If you were heading out to the Byron Bay Writers’ Festival today to an event entitled Speaking Freely: The Impact of Censorship, you’d probably assume that Julian Assange would rate a mention.
Instead however, the presence of Assange loomed large in the marquis tent this morning, like an omniscient presence – the proverbial elephant in the room.
Was it a conscious decision not to talk about the Wikileaks founder and the fate that surely awaits him for his role in overseeing what he describes as the pursuit of transparency? Was it possible that the panel of journalists, hand chosen for their stance against censorship, had in fact chosen today to censor the big man himself? Perhaps it was just a really big oversight on um… someone’s behalf. Anyway -
Sitting on the panel were Mohammed Hanif, Denise Leith and Nicole Moore, who has just recently published a book on the history of censorship in Australia. Chaired by Julianne Schultz stepping in for Simon Marnie, Schultz paid homage to the PEN empty chair, reserved for not one, but three international writers who were currently imprisoned respectively in Mexico and China, on charges relating to censorship and conspiracy.
I couldn’t help thinking that a chair should have been reserved for Julian Assange but then that would have actually meant mentioning his name, and discussing a whole bunch of really necessary issues – giving less time for each panellist to plug their prospective books. Enough said.
The theme of ‘speaking freely’ pivoted around what censorship has to say about a society. The central questions society must ask of itself chimed the panel, revolve around what is being censored and why.
In Pakistan, explains Hanif, silence is the ultimate blasphemy. What is silenced and excluded tells you a lot about a society.
Moore brought an interesting perspective to the panel derived from the research on her book, The Censor’s Library. Funnily enough the book took seven years to complete, Moore tells us.
“I went down into the archives and then seven years later, I emerged.”
There were literally 793 boxes, equalling 12,000 titles of censored books.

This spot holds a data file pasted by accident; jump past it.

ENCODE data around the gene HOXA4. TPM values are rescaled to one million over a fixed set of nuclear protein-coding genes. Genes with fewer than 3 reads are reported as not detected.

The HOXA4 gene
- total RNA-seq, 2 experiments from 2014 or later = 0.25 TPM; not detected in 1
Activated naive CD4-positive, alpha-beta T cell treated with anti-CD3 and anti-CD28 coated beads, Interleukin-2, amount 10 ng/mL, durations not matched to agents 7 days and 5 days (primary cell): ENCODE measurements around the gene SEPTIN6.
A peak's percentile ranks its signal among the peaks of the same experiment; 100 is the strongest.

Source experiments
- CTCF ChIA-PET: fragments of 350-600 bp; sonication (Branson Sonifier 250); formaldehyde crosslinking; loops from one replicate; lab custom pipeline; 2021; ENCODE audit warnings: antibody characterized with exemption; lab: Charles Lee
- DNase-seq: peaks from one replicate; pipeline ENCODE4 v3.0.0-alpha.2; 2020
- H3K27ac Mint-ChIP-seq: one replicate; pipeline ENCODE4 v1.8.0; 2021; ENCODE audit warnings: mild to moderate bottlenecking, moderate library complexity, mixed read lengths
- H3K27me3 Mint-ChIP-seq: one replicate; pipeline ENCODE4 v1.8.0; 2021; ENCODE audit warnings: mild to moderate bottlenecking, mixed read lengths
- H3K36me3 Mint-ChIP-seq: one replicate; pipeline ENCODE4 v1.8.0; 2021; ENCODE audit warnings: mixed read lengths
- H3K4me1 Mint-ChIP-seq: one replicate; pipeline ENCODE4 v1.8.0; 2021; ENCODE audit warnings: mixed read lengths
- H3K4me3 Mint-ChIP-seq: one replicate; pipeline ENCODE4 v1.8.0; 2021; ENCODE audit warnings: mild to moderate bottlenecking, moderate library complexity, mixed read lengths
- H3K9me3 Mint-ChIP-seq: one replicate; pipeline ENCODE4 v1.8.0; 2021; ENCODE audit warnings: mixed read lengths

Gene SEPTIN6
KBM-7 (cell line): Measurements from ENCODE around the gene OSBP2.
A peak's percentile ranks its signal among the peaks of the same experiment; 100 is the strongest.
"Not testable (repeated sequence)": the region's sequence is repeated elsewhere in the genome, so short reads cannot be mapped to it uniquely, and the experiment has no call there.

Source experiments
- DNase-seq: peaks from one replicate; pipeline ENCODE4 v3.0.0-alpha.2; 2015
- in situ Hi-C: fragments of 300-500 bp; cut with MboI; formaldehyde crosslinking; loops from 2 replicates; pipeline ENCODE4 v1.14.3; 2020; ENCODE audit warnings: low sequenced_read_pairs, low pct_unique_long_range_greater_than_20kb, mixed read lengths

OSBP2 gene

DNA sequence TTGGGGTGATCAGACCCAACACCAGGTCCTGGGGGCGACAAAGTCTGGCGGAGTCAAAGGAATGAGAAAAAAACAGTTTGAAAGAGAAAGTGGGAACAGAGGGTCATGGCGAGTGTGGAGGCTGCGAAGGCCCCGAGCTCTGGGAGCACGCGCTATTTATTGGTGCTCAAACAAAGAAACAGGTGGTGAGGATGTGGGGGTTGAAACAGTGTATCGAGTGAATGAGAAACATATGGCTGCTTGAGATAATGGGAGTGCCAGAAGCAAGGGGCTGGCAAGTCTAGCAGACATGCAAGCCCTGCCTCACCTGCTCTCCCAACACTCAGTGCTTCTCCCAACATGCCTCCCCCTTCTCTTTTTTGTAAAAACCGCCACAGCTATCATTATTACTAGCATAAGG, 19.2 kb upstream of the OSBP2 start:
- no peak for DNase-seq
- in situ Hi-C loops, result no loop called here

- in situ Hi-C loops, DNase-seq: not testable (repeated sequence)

Throughout Australia’s history, explains Moore, different types of books have been banned for different reasons, depending on the era and the moral panic of the time. Social norms played a huge role in determining what was classed as taboo. For example, in the thirties it was books on birth control and sex, then we moved onto homosexuality, and in a post war Australia it was all about political censorship, particularly Socialism and Communism.
In Pakistan, explains Hanif, it used to be about sex, and now censorship is all about religion. Even the average citizen must be careful how they speak about religion in the public domain and therefore a kind of self-censorship becomes normal in everyday life.
For the writer and for the journalist, there is a responsibility to share truth and to remain faithful to the truth while at the same time remaining respectful of those who may not want those stories told. Hanif suggests that fiction is the perfect solution. Writing fiction, he explains, enables the writer to tell the story they want to tell, the story they think is important, without having to worry about self-censorship or stepping on anyone’s toes.
On the topic of self-censorship, Denise Leith shares her own knowledge and wisdom on the subject of war reporting and particularly photojournalism.
“Photo-journalists are faced with a series of ethical and moral decisions,” Leith says.
Telling the truth isn’t always straight-forward, there are costs involved for the subjects in the photograph and their families, for the newspaper owners, for the advertisers and for the public at large. The journalist’s role is to document the truth and they give us the first cut of the truth but at the same time, there are consequences, and choices must be based around decorum, respect and tact. In the end it always comes back to that question of what is most at stake.
Michelle Sim is a Southern Cross University Student.